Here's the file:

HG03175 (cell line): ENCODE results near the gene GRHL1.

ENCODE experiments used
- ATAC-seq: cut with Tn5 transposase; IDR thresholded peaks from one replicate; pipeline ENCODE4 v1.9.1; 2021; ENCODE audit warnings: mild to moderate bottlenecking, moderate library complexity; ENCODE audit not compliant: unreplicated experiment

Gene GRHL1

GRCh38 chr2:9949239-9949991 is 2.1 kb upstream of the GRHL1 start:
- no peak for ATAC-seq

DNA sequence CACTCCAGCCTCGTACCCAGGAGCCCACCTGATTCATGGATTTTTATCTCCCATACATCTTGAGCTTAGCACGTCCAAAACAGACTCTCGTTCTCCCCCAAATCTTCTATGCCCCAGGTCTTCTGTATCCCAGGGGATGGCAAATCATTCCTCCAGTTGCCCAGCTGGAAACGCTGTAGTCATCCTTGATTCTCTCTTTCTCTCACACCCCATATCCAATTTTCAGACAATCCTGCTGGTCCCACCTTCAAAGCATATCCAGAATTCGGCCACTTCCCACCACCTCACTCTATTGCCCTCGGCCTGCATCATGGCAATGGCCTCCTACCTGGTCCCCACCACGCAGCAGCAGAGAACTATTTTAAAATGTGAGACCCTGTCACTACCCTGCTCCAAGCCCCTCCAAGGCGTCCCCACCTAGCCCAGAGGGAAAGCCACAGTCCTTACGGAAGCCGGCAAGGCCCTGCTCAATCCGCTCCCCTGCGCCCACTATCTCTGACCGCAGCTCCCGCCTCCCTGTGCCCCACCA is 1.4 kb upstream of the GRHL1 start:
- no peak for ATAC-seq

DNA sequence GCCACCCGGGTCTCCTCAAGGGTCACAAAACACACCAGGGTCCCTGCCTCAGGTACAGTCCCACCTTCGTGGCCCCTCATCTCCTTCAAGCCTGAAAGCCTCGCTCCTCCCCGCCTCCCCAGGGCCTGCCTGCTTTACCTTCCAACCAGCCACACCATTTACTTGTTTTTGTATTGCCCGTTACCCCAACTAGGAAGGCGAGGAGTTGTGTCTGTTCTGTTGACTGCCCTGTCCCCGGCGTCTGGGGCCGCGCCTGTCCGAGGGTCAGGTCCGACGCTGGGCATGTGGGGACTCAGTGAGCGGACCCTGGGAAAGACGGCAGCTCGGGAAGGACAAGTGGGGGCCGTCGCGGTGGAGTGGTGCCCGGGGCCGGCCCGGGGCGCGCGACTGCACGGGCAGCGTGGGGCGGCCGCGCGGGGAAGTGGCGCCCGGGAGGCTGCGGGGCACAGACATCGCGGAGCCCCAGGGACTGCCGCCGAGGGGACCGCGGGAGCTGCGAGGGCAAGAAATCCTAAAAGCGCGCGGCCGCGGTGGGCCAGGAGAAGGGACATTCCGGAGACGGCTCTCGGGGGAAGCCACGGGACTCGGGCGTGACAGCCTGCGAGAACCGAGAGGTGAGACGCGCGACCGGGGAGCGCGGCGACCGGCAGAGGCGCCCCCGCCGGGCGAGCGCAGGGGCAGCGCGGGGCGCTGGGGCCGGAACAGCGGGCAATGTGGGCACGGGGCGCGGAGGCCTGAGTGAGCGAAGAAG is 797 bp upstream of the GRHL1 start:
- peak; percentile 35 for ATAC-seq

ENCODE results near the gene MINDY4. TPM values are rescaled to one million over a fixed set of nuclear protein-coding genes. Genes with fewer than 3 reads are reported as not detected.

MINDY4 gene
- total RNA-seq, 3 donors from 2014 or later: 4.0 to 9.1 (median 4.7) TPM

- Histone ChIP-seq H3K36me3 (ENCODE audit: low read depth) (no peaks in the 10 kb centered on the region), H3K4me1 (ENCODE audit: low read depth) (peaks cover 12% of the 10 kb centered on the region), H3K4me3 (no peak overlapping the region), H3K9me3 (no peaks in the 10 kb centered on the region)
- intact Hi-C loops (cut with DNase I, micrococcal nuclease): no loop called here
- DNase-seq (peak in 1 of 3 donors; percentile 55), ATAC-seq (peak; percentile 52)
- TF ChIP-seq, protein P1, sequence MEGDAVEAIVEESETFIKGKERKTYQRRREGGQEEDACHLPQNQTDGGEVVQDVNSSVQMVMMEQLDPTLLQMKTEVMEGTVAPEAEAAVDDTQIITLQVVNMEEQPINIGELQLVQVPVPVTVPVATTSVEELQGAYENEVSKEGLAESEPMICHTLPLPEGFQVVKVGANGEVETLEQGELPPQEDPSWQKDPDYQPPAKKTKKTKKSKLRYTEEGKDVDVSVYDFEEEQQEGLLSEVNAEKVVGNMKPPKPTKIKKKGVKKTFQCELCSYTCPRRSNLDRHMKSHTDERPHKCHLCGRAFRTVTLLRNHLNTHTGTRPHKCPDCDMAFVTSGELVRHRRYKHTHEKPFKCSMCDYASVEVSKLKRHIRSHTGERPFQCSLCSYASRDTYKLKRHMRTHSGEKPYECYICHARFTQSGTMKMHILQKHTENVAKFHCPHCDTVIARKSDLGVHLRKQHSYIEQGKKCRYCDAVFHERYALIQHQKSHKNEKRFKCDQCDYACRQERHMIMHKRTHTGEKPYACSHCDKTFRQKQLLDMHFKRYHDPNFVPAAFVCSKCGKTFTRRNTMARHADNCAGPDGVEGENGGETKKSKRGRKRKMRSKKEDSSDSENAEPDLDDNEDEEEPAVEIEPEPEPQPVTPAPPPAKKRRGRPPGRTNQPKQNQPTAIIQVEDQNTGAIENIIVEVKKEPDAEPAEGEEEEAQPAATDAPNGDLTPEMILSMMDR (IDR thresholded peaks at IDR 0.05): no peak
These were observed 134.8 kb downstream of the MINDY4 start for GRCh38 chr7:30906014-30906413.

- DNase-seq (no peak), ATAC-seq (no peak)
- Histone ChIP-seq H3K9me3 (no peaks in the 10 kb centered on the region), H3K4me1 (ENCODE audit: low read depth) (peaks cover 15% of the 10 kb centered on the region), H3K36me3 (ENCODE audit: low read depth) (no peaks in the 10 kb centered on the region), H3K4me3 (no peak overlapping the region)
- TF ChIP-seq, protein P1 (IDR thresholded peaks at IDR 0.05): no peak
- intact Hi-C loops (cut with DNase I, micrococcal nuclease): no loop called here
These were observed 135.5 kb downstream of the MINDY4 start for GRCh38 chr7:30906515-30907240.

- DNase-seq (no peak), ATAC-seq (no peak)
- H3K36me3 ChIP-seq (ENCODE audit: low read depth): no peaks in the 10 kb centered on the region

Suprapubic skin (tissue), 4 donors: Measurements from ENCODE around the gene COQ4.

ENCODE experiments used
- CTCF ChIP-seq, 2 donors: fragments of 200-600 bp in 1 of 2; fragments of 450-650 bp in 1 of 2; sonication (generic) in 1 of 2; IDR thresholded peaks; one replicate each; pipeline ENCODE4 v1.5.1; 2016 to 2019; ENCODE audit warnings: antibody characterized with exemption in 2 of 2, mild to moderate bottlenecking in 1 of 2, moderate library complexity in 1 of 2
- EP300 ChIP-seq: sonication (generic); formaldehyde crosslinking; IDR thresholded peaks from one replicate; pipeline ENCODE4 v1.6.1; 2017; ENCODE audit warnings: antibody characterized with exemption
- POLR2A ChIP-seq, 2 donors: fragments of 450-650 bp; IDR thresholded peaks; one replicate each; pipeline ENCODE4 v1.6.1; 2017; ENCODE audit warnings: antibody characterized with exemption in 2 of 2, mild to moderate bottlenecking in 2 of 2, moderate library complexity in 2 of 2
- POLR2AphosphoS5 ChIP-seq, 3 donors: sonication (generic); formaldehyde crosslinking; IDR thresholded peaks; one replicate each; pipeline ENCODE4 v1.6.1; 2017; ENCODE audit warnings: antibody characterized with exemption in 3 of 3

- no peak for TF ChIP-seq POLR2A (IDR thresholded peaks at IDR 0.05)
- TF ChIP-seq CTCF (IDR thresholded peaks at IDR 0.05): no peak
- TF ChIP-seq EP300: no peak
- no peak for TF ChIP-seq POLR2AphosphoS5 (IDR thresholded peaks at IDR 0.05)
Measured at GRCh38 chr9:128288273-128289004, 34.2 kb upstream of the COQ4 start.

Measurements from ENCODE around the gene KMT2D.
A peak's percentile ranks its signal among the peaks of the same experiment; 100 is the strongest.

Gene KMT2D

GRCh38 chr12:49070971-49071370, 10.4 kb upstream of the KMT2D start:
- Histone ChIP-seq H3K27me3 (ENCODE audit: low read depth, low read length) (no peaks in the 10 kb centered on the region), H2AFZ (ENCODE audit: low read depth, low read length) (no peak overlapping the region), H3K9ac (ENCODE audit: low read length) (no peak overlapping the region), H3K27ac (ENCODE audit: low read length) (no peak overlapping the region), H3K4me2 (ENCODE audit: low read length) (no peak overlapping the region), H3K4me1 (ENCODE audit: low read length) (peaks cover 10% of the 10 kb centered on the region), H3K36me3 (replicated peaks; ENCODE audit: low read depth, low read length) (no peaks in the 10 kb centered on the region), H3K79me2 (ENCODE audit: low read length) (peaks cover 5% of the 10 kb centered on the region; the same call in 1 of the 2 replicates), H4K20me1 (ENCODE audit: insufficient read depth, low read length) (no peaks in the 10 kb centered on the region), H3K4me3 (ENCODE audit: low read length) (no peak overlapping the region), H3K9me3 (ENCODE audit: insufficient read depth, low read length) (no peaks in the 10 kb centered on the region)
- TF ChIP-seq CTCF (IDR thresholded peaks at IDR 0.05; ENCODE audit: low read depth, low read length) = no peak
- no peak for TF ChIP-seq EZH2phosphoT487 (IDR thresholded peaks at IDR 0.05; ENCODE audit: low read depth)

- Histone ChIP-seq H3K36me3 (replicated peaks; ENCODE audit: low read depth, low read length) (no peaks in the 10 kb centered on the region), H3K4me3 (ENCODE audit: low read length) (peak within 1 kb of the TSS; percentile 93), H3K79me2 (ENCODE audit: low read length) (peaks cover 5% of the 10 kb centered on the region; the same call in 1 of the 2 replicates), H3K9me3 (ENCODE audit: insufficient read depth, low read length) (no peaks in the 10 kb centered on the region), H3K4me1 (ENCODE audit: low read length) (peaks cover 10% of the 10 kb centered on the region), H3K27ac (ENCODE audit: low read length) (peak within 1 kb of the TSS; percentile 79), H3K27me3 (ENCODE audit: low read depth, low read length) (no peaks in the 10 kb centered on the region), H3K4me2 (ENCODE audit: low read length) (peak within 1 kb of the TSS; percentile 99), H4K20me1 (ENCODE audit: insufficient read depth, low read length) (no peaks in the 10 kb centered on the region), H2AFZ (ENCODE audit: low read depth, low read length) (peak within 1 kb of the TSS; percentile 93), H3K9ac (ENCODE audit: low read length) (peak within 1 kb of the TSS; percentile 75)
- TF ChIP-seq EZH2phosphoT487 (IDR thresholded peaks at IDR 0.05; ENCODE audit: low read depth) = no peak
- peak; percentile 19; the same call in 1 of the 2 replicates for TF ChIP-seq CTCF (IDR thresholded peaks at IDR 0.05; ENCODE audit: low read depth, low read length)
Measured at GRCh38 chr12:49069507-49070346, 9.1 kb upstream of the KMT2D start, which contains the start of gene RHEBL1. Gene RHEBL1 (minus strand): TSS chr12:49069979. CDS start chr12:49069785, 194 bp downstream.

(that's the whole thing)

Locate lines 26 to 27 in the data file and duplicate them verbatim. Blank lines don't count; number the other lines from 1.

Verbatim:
Suprapubic skin (tissue), 4 donors: Measurements from ENCODE around the gene COQ4.

ENCODE experiments used